George B. Mcclellan
The Young Napoleon
By age 35, General George B. McClellan was the commander of all the Northern armies. He forged the Army of the Potomac into a formidable battlefield foe, and fought the longest and largest campaign of the time as well as the single bloodiest battle in the nation's history

Antietam
Sharpsburg
Civil War Maryland


American Civil War
September 16-18, 1862


Advance And Retreat: Personal Experiences In The United States And Confederate States Armies
John Bell Hood entered the Confederate Army at 29, loyal to Confederate Independence. He led his men into the battles of Second Manassas, Gaines's Mill, Sharpsburg, Fredericksburg, Gettysburg, and Chickamauga

On September 16, US Major General George B. McClellan confronted Lee's Army of Northern Virginia at Sharpsburg, Maryland. At dawn September 17, Hooker's corps mounted a powerful assault on Lee's left flank that began the single bloodiest day in American military history. Attacks and counterattacks swept across Miller's cornfield and fighting swirled around the Dunker Church.

Union assaults against the Sunken Road eventually pierced the Confederate center, but the Federal advantage was not followed up. Late in the day, Burnside's corps finally got into action, crossing the stone bridge over Antietam Creek and rolling up the Confederate right. At a crucial moment, A.P. Hill's division arrived from Harpers Ferry and counterattacked, driving back Burnside and saving the day.

Although outnumbered two-to-one, Lee committed his entire force, while McClellan sent in less than three-quarters of his army, enabling Lee to fight the Federals to a standstill. During the night, both armies consolidated their lines. In spite of crippling casualties, Lee continued to skirmish with McClellan throughout the 18th, while removing his wounded south of the river.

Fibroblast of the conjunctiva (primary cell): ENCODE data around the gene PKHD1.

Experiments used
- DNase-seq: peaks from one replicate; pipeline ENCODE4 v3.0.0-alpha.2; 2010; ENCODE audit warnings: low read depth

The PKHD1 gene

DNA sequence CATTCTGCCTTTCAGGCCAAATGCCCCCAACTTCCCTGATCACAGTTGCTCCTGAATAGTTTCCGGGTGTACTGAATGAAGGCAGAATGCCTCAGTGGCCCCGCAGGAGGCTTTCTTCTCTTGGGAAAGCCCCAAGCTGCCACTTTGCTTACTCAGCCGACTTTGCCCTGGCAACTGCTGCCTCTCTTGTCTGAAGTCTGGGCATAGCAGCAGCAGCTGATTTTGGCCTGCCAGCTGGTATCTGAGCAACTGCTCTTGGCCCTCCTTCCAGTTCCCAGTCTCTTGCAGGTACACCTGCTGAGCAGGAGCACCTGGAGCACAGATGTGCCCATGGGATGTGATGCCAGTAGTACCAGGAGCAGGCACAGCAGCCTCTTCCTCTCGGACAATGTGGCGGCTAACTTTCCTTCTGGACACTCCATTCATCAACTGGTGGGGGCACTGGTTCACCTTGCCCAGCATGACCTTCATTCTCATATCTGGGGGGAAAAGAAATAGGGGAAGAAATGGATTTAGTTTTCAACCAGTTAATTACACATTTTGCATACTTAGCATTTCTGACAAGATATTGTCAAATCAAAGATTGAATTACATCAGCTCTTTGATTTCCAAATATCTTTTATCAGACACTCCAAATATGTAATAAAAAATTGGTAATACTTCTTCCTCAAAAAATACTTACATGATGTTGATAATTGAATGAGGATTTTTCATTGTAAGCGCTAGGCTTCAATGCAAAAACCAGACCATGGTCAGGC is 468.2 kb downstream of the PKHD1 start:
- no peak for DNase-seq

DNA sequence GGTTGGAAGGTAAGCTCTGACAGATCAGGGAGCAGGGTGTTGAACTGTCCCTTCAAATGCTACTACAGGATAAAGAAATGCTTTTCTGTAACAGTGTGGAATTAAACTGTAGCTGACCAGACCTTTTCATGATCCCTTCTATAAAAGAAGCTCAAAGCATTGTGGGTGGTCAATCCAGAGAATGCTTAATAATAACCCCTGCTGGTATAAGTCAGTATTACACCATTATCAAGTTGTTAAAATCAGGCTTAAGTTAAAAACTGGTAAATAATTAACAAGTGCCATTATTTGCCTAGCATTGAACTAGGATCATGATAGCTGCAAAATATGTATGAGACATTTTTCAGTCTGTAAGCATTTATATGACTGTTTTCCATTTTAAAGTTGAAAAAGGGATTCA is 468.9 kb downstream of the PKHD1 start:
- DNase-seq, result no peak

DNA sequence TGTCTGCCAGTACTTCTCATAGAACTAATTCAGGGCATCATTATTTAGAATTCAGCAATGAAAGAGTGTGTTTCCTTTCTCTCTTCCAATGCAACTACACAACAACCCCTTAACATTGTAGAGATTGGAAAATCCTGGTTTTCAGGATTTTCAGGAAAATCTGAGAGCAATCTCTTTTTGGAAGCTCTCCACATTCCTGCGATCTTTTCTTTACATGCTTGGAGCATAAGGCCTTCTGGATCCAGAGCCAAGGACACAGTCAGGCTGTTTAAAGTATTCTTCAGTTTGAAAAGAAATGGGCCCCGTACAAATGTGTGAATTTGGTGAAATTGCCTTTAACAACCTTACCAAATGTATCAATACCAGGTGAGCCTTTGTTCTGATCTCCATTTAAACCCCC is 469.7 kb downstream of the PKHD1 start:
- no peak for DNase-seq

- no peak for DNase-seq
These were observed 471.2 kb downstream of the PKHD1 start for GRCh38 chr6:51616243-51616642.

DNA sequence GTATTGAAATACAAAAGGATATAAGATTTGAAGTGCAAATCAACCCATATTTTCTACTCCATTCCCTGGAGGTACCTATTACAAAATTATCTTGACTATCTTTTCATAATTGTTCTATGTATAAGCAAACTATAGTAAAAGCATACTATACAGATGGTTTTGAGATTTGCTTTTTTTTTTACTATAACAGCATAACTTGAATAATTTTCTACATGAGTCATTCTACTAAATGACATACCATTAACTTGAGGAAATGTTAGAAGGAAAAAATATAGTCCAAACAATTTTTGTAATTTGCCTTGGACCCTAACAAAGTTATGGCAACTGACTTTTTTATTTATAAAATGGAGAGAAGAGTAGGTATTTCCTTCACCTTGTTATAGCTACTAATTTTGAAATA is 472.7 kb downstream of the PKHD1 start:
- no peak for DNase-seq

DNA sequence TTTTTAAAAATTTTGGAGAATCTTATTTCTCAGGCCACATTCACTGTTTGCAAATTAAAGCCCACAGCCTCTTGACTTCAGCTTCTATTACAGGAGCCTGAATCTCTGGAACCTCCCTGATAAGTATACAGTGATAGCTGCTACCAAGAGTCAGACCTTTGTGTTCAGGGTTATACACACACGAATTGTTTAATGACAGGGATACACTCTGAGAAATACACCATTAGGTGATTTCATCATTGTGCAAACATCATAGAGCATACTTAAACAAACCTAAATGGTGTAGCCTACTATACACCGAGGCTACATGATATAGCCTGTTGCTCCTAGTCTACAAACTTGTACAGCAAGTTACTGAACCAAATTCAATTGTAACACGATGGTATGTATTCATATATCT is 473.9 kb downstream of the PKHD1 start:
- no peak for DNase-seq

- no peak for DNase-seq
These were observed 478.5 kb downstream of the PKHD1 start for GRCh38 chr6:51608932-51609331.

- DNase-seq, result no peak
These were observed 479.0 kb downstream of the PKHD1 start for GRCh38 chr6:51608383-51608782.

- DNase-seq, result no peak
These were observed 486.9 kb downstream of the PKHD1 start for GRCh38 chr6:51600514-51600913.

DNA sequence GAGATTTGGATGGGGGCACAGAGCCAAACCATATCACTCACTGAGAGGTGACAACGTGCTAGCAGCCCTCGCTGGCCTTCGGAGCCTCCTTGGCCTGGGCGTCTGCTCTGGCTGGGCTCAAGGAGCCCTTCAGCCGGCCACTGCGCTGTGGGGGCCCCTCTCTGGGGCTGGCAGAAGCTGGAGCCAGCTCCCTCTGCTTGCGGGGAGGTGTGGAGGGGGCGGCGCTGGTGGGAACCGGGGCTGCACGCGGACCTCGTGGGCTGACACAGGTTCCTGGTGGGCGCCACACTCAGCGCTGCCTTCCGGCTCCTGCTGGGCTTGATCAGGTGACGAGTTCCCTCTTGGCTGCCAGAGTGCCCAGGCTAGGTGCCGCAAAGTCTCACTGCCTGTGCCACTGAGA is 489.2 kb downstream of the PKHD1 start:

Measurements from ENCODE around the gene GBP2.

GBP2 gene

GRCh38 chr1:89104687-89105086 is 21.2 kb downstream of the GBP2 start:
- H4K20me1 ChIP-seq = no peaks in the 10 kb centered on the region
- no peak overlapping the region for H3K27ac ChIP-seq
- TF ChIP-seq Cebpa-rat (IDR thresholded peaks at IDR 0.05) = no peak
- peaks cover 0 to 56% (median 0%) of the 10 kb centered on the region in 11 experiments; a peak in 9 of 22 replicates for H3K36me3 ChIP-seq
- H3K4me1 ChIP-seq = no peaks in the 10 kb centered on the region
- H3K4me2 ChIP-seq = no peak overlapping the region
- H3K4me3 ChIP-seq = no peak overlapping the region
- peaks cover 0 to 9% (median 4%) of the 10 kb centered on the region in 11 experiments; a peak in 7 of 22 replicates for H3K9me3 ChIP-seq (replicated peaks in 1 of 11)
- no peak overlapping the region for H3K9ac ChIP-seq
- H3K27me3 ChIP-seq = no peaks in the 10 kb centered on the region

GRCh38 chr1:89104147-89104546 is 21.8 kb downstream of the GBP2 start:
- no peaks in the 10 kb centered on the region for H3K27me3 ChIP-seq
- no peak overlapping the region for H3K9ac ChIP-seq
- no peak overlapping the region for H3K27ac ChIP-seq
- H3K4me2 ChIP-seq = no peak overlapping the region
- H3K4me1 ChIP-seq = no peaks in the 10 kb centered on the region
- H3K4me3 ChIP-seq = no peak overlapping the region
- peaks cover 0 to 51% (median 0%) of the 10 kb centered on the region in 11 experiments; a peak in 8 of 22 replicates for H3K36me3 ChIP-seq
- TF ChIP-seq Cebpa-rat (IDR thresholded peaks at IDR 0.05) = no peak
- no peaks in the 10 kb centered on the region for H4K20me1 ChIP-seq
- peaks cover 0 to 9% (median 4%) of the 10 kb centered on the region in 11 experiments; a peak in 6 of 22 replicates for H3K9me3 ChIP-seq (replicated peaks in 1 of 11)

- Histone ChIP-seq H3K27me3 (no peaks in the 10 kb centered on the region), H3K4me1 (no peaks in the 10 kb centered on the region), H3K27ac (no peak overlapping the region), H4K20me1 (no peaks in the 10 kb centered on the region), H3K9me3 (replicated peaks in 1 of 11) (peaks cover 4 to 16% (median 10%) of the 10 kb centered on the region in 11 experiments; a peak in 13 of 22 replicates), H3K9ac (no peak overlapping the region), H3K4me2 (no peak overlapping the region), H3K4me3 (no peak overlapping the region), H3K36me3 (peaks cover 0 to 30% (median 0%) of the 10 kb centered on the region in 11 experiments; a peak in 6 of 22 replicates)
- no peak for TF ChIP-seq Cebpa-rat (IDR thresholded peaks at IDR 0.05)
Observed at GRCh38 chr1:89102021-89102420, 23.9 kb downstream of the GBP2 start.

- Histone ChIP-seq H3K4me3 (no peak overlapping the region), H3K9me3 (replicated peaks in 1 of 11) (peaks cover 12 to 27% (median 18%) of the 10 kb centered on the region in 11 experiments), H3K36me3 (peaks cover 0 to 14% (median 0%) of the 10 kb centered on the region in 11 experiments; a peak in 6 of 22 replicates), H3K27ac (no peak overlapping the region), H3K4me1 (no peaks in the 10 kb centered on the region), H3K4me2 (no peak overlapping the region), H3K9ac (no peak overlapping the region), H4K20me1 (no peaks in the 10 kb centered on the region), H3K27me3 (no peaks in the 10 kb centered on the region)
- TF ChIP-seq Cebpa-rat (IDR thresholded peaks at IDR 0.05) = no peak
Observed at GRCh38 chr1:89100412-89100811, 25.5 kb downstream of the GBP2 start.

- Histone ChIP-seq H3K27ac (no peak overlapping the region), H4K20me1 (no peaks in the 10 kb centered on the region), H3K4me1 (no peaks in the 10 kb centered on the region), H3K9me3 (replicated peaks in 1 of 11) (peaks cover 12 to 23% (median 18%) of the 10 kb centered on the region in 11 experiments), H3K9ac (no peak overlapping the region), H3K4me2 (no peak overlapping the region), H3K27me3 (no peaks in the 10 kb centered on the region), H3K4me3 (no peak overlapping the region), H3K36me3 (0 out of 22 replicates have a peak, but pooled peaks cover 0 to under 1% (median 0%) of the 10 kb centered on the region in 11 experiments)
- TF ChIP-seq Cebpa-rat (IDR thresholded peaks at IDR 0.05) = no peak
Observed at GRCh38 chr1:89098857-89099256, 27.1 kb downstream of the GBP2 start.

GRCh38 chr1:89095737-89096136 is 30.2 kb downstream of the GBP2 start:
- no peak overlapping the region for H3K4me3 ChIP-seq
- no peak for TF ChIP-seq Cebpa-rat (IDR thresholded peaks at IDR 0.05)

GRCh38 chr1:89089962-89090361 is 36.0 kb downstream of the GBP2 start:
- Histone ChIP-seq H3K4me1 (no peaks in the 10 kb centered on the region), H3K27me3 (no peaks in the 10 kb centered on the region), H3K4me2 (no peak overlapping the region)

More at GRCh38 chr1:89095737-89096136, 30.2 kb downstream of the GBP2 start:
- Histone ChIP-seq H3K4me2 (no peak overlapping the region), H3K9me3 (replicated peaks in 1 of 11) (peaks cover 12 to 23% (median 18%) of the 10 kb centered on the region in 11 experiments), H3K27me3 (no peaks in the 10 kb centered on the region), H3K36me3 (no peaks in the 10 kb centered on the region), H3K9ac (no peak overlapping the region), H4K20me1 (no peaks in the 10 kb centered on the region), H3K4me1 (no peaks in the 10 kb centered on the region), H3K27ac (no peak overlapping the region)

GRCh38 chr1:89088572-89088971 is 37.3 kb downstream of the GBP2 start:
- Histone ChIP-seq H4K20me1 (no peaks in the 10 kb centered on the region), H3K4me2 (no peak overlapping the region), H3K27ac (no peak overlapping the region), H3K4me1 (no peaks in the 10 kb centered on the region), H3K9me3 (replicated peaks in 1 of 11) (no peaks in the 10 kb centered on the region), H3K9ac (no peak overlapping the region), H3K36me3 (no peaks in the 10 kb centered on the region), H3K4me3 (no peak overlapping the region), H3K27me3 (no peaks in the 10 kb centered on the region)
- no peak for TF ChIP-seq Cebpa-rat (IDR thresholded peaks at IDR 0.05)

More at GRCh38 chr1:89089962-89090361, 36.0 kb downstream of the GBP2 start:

McClellan did not renew the assaults. After dark, Lee ordered the battered Army of Northern Virginia to withdraw across the Potomac into the Shenandoah Valley.

Result(s): Inconclusive (Union strategic victory.)

Location: Washington County

Campaign: Maryland Campaign (September 1862) next battle in campaign  previous battle in campaign

Date(s): September 16-18, 1862

Principal Commanders: Major General George B. McClellan [US]; General Robert E. Lee [CS]

Forces Engaged: Armies

Estimated Casualties: 23,100 total

Anteitam battle field on the day of the battle September 16,1862.

The Antietam Campaign
The Maryland campaign of September 1862 ranks among the most important military operations of the American Civil War.




The Gleam Of Bayonets: The Battle Of Antietam And Robert E. Lee's Maryland Campaign, September, 1862
Antietam turned the tide of the Civil War in favor of the North and delivered the first major defeat to Robert E. Lee's Confederate army. The gentleness and patience of Lincoln, the vacillations of McClellan, and the grandeur of Lee—all unfold before the reader


Maryland Voices of the Civil War
This book draws upon hundreds of letters, diaries, and period newspapers to portray the passions of a wide variety of people -- merchants, slaves, soldiers, politicians, freedmen, women, clergy, slave owners, civic leaders, and children caught in the emotional vise of war..







First and Second Maryland Cavalry, C.S.A
An indepth look at Maryland and her divided loyalties during the Civil War. Brother against brother epitomizes the state of affairs in Maryland. Men, loyal to the South, crossed the Potomac river at great personal peril to join Confederate ranks




Civil War Model 1851 Naval Pistol with Engraved Silver Tone / Gold Tone Finish and Wooden Grips - Replica of Revolver Used by Both USA / Union and CSA / Confederate Forces

State Park Battle Map






Sources:
U.S. National Park Service
U.S. Library of Congress.

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